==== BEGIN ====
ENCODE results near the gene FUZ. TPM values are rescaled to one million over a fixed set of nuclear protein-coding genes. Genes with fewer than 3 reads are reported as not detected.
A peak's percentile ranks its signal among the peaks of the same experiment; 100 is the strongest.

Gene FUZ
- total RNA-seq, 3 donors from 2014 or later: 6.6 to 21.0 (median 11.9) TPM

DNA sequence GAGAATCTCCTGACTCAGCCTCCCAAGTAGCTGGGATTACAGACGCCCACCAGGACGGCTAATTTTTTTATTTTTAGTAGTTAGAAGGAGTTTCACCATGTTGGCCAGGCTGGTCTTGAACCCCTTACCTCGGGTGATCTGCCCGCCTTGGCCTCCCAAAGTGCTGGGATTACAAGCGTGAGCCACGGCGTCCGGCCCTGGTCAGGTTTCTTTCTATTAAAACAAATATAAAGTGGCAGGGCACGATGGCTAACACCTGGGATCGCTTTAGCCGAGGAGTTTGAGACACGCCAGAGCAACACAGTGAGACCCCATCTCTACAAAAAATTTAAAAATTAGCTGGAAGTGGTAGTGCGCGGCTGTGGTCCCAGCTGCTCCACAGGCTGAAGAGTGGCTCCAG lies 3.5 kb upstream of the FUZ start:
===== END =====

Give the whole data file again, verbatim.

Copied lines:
ENCODE results near the gene FUZ. TPM values are rescaled to one million over a fixed set of nuclear protein-coding genes. Genes with fewer than 3 reads are reported as not detected.
A peak's percentile ranks its signal among the peaks of the same experiment; 100 is the strongest.

Gene FUZ
- total RNA-seq, 3 donors from 2014 or later: 6.6 to 21.0 (median 11.9) TPM

DNA sequence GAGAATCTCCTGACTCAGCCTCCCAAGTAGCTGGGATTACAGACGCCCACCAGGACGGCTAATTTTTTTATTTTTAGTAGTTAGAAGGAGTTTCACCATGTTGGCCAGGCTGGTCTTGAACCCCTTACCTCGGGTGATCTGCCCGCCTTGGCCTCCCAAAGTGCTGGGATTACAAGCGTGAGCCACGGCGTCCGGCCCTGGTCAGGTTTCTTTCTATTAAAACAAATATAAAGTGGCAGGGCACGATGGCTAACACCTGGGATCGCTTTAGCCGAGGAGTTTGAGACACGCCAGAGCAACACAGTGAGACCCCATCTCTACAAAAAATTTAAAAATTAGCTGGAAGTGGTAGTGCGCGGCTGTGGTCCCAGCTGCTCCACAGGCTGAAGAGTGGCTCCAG lies 3.5 kb upstream of the FUZ start: